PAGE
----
Quite a few years ago, my Grandma gave me a sewing tool that she’d had for a number of years. She wasn’t exactly sure how it was used, but she always liked the look of it, which is why she scooped it up at a thrift store. Back before I was probably even born, she had my Uncle paint an oil still-life of fruit on it. I remember it hanging in her dining room when I was little, but I can’t say I thought much of it.
Fast-forward to us packing for Portland, and I happen upon this again. When I flipped it over, I couldn’t believe that I’d forgotten about it!
My Grandma had tried her best to preserve the instructions on the back of it, but whatever she coated it with has since eaten the frail paper. From what’s still there, I can tell it used to be an Excelsior Plaiter, patented on February 28th, 1876. It originally sold for $3.00, and was used to make knife plaits (pleats), bon plaits, double box, triple box, diagonal point plaits, fluting, french quilling, and Parisian plaits, which were highly popular at the time.
I can still read some of the instructions, but I’m scared of moving the plaiter around too much, because more paper is about to come off.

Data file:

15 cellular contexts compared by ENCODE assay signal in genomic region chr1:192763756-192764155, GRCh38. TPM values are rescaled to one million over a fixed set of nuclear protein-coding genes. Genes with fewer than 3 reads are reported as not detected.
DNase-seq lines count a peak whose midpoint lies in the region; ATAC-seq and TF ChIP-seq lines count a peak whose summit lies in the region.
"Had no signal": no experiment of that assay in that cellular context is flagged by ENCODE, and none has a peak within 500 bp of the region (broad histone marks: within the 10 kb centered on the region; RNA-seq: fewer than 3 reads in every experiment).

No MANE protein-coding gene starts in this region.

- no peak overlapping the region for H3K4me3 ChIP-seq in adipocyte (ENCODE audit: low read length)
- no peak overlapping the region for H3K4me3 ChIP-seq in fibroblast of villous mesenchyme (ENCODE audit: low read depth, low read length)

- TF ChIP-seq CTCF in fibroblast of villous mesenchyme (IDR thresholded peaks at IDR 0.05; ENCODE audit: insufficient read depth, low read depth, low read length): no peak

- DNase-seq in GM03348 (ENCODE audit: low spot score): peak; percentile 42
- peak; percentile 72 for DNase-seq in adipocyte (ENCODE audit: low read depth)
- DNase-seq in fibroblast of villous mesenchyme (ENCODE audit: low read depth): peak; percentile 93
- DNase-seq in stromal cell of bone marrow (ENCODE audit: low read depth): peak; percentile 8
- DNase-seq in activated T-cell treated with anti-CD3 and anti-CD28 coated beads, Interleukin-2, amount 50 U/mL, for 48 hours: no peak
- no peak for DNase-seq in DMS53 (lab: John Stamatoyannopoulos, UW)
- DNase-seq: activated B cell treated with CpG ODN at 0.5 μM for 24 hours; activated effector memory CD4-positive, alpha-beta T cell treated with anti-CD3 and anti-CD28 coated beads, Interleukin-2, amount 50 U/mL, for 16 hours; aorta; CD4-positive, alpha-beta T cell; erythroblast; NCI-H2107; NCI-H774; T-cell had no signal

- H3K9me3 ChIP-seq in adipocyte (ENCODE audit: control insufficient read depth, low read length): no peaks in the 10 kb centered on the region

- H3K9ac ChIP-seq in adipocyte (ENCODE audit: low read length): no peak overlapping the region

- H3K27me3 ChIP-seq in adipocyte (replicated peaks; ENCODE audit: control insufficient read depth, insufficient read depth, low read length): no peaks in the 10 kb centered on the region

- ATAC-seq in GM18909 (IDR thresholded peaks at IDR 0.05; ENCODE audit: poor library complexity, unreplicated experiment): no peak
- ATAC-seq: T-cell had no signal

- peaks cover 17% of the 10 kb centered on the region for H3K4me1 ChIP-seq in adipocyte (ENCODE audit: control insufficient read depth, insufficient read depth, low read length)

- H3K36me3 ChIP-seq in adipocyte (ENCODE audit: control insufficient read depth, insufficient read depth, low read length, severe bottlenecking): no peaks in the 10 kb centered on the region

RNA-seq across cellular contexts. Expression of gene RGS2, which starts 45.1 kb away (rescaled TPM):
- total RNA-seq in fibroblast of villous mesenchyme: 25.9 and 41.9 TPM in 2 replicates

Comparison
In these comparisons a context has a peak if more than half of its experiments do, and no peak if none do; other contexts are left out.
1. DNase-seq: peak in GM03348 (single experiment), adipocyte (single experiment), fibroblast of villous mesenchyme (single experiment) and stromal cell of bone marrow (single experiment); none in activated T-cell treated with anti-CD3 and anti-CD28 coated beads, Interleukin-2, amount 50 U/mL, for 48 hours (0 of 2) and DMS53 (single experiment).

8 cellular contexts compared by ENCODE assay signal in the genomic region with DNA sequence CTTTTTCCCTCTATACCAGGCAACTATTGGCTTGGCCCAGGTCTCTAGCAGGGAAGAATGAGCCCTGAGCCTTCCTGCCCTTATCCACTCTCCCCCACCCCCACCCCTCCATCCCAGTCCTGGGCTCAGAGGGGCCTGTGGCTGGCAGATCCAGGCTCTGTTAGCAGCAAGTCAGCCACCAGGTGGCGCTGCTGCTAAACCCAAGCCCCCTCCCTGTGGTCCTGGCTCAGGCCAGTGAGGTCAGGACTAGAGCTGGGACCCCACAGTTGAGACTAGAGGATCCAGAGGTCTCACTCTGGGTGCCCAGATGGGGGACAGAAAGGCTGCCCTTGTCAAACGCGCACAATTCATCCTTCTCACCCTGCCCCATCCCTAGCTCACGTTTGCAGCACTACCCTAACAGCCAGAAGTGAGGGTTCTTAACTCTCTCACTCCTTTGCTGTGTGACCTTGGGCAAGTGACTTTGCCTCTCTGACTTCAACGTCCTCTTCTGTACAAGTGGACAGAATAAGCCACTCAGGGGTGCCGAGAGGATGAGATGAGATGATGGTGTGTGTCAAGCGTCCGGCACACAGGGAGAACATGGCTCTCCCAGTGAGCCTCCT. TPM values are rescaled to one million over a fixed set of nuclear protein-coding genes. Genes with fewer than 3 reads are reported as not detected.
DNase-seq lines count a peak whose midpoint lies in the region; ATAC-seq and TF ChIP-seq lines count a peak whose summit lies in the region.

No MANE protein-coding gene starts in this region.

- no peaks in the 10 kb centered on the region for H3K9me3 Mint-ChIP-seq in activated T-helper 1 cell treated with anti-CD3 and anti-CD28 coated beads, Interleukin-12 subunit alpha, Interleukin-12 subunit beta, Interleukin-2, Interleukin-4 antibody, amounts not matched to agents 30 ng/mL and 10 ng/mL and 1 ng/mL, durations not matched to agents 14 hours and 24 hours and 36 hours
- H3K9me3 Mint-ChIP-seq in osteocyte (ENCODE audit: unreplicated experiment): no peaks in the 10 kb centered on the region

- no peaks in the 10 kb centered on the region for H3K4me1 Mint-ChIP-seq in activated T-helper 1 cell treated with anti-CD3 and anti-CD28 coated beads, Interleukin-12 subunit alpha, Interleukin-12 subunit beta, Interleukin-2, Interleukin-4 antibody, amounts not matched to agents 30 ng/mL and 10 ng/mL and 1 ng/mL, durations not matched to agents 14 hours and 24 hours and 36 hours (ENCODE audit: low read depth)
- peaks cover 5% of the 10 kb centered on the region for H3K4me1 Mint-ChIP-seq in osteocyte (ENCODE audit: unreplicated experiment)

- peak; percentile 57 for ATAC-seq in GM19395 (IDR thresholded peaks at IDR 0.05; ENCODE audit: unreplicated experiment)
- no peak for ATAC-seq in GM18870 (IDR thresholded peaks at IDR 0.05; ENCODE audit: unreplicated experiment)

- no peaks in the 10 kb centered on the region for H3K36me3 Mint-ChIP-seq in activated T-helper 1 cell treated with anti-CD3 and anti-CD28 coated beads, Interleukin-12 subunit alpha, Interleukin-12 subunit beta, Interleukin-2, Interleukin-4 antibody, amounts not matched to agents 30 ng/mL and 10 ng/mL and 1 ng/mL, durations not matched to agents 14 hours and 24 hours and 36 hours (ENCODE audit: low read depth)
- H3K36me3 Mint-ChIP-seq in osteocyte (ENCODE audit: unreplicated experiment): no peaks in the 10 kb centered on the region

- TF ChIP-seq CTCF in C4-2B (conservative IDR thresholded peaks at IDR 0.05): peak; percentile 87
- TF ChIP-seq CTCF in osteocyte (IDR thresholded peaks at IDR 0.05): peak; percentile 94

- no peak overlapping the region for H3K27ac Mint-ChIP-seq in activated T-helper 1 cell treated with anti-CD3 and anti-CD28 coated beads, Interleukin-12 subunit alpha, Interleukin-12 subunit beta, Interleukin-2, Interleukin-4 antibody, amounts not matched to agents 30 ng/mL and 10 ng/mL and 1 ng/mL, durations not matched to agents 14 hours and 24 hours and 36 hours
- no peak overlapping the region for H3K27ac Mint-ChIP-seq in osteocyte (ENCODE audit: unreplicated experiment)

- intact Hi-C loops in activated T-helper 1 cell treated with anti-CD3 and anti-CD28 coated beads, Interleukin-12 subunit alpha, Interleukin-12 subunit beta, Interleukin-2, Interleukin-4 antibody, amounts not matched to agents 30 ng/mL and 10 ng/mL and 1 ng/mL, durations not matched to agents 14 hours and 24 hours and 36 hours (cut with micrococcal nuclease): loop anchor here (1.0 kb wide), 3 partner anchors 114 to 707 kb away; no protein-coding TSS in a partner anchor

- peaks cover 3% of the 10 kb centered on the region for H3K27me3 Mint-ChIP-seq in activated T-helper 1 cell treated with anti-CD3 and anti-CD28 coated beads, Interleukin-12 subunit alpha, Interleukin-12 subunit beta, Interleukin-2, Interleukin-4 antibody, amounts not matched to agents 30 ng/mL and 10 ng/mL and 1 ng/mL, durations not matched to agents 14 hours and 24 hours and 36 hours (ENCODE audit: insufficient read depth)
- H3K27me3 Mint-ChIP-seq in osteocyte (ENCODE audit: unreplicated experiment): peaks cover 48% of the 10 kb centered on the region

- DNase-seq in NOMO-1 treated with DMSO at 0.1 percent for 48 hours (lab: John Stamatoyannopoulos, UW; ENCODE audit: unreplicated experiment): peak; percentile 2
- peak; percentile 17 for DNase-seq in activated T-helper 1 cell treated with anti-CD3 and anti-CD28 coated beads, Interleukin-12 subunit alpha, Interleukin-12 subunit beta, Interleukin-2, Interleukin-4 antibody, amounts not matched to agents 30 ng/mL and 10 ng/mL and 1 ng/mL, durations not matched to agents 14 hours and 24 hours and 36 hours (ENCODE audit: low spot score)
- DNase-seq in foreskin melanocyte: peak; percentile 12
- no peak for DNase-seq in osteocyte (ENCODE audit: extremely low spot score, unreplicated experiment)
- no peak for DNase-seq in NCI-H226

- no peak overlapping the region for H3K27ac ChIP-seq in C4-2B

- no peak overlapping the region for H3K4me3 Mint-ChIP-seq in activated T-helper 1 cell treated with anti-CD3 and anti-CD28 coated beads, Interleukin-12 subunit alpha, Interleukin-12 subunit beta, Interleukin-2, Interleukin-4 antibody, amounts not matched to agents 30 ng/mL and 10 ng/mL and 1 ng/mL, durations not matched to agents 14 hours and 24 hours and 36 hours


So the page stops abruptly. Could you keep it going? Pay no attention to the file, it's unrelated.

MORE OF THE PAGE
For right now, it sits on my wall, above my Great-Grandfather’s dresser. Everyday I look at it and debate trying to use it to create tiny pleats and tucks on a skirt or shirt. I can tell from the burn marks on the wood that someone definitely used it at some point, which makes me want to try it out all the more!
I tried to research the Excelsior company, and thru the Library of Congress, I found a photo of the original tailoring shop.
And thanks to the wonder of Ebay, I found a plaiter for sale. However, I can’t quite see the instructions, and the price is far too hefty for me to pay just so I can play with it!
So what would you do? Scan the back of the piece, cover up the oil painting and try to use it? Or leave it up on the wall and out of harm’s way?
I wonder if I search the patent office if I’ll come up with anything interesting…